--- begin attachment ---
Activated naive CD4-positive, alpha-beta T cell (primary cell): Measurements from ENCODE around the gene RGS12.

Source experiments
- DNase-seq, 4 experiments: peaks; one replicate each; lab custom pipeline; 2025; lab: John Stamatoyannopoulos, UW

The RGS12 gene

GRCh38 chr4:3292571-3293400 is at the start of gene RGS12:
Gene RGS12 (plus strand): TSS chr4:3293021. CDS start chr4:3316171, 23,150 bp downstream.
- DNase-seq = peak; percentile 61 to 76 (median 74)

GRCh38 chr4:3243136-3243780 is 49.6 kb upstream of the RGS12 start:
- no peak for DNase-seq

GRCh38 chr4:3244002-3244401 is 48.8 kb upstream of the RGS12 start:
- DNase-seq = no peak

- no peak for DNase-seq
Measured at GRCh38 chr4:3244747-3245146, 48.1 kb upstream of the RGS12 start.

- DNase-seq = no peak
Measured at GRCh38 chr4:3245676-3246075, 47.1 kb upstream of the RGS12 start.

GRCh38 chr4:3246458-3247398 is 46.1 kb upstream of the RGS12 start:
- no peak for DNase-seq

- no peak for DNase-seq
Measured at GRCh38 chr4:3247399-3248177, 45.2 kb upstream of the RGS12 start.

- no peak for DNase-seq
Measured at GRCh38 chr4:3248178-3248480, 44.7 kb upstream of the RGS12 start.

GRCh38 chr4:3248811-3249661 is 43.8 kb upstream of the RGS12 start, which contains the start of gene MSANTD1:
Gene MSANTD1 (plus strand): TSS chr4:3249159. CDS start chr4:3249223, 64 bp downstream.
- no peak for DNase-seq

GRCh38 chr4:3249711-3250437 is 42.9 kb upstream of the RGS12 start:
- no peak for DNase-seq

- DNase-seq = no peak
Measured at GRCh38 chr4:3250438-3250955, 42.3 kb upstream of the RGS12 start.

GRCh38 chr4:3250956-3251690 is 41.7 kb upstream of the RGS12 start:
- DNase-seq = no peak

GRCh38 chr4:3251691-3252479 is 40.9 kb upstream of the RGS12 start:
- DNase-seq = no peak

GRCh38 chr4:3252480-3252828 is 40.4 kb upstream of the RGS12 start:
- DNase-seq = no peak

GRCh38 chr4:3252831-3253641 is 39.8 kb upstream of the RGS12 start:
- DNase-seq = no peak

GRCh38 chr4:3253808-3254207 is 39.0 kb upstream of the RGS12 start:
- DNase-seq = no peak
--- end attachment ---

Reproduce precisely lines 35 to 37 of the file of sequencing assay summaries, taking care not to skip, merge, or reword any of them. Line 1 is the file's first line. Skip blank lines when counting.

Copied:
GRCh38 chr4:3252831-3253641 is 39.8 kb upstream of the RGS12 start:
- DNase-seq = no peak

GRCh38 chr4:3253808-3254207 is 39.0 kb upstream of the RGS12 start: